Safe Havens for Pollinators

March 3, 2023

By Emalee Gillis, Conservancy Volunteer

Pollinators are key to human existence. If we didn’t have pollinators, we wouldn’t have plants. If we had no plants, we would have no oxygen. While it is true that some plants, like grasses, pollinate by wind, all flowering plants require pollinators. Almost all the plants that humans raise for food also require pollinators.

Many people believe that honeybees are the only pollinators that we need to worry about. Actually, honeybees are only a portion of all pollinators. A lot of the moths are pollinators. A myriad of native bees, ranging in size from the point of pencil lead to the large and familiar bumblebees, are pollinators. There are also mammals that pollinate, like bats, and species of birds like hummingbirds that transfer pollen as they go back and forth between plants for nectar.

According to the US Department of Agriculture, during the past 30-plus years, our nation’s pollinator populations have suffered serious losses due to invasive pests and diseases, exposure to chemicals, loss of habitat, loss of diversity, and changing climate.

To combat this trend, people across the country have converted lawns or parts of lawns into oases that attract and feed pollinators. A lawn planted in bluegrass, a popular lawn grass, is like an agricultural desert. Adding even relatively small plantings of native flowers, or beneficial trees and shrubs, can help create valuable conditions for pollinators and build important habitat corridors.

When talking about attracting pollinators, use of native plants quickly enters the conversation because native plants co-evolved with local pollinators. Native plants evolved in a way to provide food for pollinators common in the local area. They also provide a place for pollinators to lay their eggs.  Ornamental non-native plants are often not a source of food for local pollinators.  By planting a mix of native plants that bloom at different times of the year, Inland Northwest residents can provide pollinator buffets from March through October in our very own yards.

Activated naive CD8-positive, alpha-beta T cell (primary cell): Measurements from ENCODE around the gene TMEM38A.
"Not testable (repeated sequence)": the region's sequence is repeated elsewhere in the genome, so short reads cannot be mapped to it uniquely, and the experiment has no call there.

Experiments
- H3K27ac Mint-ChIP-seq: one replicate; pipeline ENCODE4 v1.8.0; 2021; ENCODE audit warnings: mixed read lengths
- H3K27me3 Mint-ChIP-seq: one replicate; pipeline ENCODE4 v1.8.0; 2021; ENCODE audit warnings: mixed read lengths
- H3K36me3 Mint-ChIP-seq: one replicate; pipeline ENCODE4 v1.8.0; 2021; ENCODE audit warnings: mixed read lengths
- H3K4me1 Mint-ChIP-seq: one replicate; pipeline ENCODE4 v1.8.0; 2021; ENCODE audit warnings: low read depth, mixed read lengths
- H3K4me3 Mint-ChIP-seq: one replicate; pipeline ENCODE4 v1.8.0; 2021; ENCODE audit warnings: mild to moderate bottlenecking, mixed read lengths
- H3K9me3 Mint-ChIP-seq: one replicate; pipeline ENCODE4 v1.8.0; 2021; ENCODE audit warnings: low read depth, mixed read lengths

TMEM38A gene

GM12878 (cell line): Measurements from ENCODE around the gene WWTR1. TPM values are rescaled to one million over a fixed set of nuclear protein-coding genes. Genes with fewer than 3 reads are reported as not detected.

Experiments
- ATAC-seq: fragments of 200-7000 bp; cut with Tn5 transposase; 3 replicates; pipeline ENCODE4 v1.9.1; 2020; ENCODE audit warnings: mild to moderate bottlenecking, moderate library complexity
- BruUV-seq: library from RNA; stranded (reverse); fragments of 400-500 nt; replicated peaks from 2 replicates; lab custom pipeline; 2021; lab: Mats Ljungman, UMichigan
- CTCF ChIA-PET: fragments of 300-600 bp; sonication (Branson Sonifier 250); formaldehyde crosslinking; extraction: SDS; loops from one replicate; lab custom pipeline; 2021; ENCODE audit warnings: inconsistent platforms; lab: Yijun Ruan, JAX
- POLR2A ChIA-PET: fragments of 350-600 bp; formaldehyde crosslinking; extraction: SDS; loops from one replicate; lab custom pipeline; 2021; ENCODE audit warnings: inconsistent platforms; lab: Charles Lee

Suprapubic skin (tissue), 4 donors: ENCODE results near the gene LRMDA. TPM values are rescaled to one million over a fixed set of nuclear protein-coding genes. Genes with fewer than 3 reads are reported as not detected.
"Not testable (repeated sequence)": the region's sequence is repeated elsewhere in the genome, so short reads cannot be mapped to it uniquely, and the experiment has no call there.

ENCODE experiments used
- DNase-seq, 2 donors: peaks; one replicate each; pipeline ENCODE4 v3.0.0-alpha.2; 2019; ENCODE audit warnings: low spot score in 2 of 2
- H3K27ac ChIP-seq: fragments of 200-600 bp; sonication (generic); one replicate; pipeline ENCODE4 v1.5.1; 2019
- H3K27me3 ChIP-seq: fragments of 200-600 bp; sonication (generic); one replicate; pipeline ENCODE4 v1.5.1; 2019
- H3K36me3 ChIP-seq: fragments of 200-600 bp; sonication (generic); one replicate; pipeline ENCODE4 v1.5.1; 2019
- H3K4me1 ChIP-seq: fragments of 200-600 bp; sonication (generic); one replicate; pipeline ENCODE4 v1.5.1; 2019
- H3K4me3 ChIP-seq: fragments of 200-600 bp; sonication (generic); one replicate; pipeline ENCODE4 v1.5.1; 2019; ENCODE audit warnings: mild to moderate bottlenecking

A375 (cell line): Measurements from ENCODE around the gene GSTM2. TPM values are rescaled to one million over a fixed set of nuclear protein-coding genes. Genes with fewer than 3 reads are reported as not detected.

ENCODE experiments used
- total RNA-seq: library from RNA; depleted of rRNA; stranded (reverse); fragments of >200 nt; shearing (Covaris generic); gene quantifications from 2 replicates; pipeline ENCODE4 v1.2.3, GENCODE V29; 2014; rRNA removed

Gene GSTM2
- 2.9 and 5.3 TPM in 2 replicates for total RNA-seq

SpokaneScape is a city-wide program to help Spokane residents replace their lawns with drought-resistant plants to reduce water usage. When talking about drought-resistant plants, the conversation again turns to native plants. These plants evolved in a way to require the level of moisture common in our area. Kyle Merritt, SpokaneScape Coordinator, estimates that participants typically reduce their summer water by about a third. SpokaneScape offers do-it-yourself info, recommendations for professional assistance, and financial incentives.

According to Tom Stralser, owner of the nursery Seed 2 Shade Native Plants, homeowners can start small. He suggests starting with a few native plants or transforming a flowerbed into one that only has native plants. SpokaneScape offers a design seen below for turning a parking strip into a source of food for pollinators. See the SpokaneScape website for recommended plants. If you are ready to go big, SpokaneScape can support a full front-yard transformation like the one below.

Photos courtesy of City of Spokane  

Emalee Gillis has an MFA in Creative Writing and is currently focused on developing her fiction writing skills. Emalee and her husband, Bill used the SpokaneScapes program to replace their front lawn with all native plants and reduced water usage in the summer of 2022 by half compared to the summer of 2021. Their new front lawn provides a habitat for pollinators from March through October.

Want to queue up your garden for spring with the help of a local expert? Join Pat Munts, former gardening writer for the Spokesman Review, on Wednesday, March 8 in the lobby of the Community Building (35 W Main) for a presentation about getting your garden ready for spring. Register for this free event here.